Valentine: Don’t really want to go there. Suffice to say that I spend way too much time developing what I think is the perfect plan, whether its in business, music or relationships. If all I depended on was myself, I would have a higher success rate in life, because I can make a committment and follow rules of my self-concocted outlines, but other people aren’t like that. It seems that any time I hook up with someone, they are looking out for themselves, when I’m focussed on the success of the whole.
Smith: So, how do you see the perfect woman?
Valentine: Oh, I don’t know… I’ve thought I’d found the perfect one for me on many occassions, but must’ve been thinking with something else besides my brain – or maybe thought things through too much with my brain – I don’t know which. But, I’d say that she would have some basic traits, like, she would care more about others than herself. If not others, at least me, because that’s the way I am. I’m willing to sacrifice anything and everything for the success of my family. I’d like to know that she could have the same mind-set. Of course, I’d have to be atracted to her. I’m not saying that she’s a 5′ 10″ fashion model, just that I have to find her particularly appealing. She has a good sense of humor and put up with my childish antics and have an appreciation for my music. Dont get me wrong: She doesn’t have to like my music, just understand where I’m coming from. And she’s got to be able to make a committment.
Smith: So, you’re wife hunting?
Valentine: No, much more than that. I’m searching for my illusive soul mate. That perfect person that is perfectly suited for me. Mind you, I may never find her, but I hope to – and if I do, then damn straight, I’ll marry her, if she’ll have me. I’d be a fool not to. I’ve tried marriage, before, but this time I’d like to find a woman who can make good on her marriage promise, to love, honor – or at least, stay faithful to – me as long as she lives. I would do the same. That’s really happily ever after.
Smith: You’ve been married before. How many times?
Valentine: Well, considering that I only wanted to marry once for my whole life, I’ve pretty much disappointed myself enough to not want to say the exact number because it’s more than once. Anything divorce, or number of divorces, is just exemplifying the sad state of affairs in our present-day society – for me, anyway. Because I don’t choose to engage in casual sex. I’m a lover, not a gigalo. That’s just my personality. It’s who I am. Not that sometimes I wish I could be more promiscuous… They say that, ‘variety is the spice of life,’ but that’s just not me.
Smith: I can respect that. So, how will this perfect woman find you, if not at a concert or performance?
Valentine: Well, she could meet me at a performance, but I’m not always easy to connect with following a show, because I’m shmoozing during the breaks, and it depends what I’m doing after a gig. I’m not listed in the phone book and now, I’m thinking that the Internet is a good place to meet her.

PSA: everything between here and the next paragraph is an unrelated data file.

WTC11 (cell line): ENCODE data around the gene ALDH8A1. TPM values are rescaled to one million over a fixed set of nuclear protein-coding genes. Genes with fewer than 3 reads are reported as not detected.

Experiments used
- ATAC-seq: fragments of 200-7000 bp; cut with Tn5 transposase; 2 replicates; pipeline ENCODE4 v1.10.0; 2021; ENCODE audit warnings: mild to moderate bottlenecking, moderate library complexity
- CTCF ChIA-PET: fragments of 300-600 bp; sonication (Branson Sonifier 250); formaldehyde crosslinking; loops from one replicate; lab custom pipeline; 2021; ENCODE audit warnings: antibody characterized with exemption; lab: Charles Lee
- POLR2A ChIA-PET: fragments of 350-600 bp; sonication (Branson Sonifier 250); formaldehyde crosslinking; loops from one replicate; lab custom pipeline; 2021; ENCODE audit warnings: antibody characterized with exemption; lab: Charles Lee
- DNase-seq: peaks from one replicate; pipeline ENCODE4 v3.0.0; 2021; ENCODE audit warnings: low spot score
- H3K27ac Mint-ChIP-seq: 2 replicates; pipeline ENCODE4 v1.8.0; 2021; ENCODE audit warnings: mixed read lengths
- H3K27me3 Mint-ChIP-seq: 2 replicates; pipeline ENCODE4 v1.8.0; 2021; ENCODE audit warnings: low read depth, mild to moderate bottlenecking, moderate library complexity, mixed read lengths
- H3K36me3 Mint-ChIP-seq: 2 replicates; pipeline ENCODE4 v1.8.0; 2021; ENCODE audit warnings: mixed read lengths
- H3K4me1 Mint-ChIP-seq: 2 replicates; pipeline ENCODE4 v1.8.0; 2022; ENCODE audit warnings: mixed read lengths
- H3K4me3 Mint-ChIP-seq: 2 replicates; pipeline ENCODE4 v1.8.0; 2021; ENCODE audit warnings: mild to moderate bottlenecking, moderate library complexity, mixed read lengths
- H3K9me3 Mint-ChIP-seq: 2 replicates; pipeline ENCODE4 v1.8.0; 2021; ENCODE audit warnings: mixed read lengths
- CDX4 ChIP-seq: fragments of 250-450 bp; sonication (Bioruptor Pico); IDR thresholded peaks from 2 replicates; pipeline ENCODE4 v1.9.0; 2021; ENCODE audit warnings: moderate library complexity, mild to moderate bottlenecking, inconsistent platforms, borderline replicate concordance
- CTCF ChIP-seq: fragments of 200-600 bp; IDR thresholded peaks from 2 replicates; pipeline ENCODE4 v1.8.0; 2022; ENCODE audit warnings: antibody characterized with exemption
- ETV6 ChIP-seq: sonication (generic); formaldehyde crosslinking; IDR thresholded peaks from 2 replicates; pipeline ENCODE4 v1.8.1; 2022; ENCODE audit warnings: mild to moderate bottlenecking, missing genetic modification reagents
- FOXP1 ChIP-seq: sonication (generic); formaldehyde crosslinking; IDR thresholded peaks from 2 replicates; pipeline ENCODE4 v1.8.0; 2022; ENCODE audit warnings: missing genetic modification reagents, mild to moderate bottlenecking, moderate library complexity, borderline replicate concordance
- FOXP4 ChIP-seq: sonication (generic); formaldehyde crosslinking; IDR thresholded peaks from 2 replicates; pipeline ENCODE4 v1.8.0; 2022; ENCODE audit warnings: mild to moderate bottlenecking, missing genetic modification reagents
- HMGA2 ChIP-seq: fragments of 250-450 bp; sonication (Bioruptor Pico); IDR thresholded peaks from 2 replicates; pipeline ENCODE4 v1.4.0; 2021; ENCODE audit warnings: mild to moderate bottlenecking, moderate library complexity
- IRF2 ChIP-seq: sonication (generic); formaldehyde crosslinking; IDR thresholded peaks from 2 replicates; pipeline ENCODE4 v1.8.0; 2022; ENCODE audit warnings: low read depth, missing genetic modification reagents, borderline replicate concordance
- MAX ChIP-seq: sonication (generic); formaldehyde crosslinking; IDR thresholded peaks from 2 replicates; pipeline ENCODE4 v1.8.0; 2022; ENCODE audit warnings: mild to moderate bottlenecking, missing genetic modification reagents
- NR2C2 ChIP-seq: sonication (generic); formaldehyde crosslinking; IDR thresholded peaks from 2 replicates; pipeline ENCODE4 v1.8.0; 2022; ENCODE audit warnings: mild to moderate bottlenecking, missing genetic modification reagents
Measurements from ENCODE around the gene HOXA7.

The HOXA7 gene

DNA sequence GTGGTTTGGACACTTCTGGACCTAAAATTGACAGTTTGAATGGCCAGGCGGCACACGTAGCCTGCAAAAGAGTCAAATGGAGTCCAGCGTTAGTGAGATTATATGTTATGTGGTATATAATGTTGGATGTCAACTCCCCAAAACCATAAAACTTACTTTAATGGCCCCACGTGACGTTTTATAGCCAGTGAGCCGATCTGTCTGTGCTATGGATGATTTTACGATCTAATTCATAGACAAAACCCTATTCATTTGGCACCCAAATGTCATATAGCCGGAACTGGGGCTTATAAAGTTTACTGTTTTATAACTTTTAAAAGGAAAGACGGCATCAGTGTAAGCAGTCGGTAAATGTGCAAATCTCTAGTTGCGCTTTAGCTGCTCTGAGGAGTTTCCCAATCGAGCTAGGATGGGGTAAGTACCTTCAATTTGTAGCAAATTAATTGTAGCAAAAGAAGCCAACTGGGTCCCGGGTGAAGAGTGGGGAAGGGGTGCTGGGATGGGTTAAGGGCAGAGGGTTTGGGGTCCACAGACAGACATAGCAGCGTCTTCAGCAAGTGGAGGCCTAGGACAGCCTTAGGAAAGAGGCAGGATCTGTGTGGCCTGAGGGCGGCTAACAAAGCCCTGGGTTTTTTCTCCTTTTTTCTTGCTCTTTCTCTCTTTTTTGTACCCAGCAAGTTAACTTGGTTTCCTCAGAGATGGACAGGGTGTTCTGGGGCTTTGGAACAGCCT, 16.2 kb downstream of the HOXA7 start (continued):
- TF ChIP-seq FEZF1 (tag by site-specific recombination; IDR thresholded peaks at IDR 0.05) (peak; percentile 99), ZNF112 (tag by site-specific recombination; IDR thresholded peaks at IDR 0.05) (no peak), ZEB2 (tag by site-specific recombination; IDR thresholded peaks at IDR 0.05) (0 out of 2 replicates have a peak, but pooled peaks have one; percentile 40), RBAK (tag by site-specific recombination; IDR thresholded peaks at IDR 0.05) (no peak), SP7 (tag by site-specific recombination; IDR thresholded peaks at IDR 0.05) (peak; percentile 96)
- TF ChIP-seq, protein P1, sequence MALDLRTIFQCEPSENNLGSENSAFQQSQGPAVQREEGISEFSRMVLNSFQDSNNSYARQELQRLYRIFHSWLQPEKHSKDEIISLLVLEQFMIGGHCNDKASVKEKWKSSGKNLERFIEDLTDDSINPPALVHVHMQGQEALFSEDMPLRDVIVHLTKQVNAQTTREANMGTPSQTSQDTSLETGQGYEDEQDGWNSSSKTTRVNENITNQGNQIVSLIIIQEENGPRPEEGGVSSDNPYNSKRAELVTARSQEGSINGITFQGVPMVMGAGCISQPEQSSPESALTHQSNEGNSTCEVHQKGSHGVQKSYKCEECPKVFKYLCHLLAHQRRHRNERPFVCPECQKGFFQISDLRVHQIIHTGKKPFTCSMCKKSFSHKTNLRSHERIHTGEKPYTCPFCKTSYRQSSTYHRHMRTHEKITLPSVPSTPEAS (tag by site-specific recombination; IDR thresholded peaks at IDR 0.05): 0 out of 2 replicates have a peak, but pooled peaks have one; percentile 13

Smith: You mean, like in chat-rooms and online personals?
Valentine: Tell you the truth, I don’t really know how to go about it, but I’m facinated by the possibility. I mean, if my soulmate’s out there, anywhere on this planet, and has access to a computer and the Internet, we can communicate. I think it’s an incredible opportunity for romance to flourish. I really do believe it is possible to find one’s soulmate using the Internet as a tool – because, if it’s true, that there is one perfect person out there, perfectly suited for you – you could break down all the barriers of being separated by geographical space. I think it’s a really cool concept. Whether it has the possibility that I envision, who knows, but I really am jazzed about the possibilities.
Smith: Let’s say, for instance, that I have a friend that might be, ‘the one.’ How could I tell her to contact you?
Valentine: I suppose she could contact me through my promotional post office box. That’s P. O. Box 1753, Aberdeen, Washington 98520, or if she’s on the Internet, she can send me an email.
Smith: What’s your email address?
Valentine: email@example.com – and if she’s the one, we’ll take you out to dinner, or something. But if she’s not the one, at least I’ll feel as though she’s still out there, and hopefully, I’ve made a new friend. I love friends.
Smith: What do you mean by, ‘I love friends,’?
Valentine: What I mean, is that I’ve been very lucky to have made a few real close friends over the course of my life. Now, there are all kinds of friends, on many different levels, but I have a few really close ones, that I’d take a bullet for, and they’d do likewise. I can talk to them about anything, at any stage in my life, and they can have that same level of intamacy with me. I guess I have such a good, long-lasting relationship with them, because I never married ’em! Here’s some good advice: Don’t believe that Harry Met Sally B.S. – never marry your best friend. (I guess I meant that sarcastically, but you can quote me on it anyway.)
Smith: Well, thank you for taking the time to share a bit about yourself, I’m sure our listeners will appreciate the opportunity to get ot know you a little better.
Valentine: And thank you, for trying to make me think that they’re might be more than one or two people who might actually care… Nice try.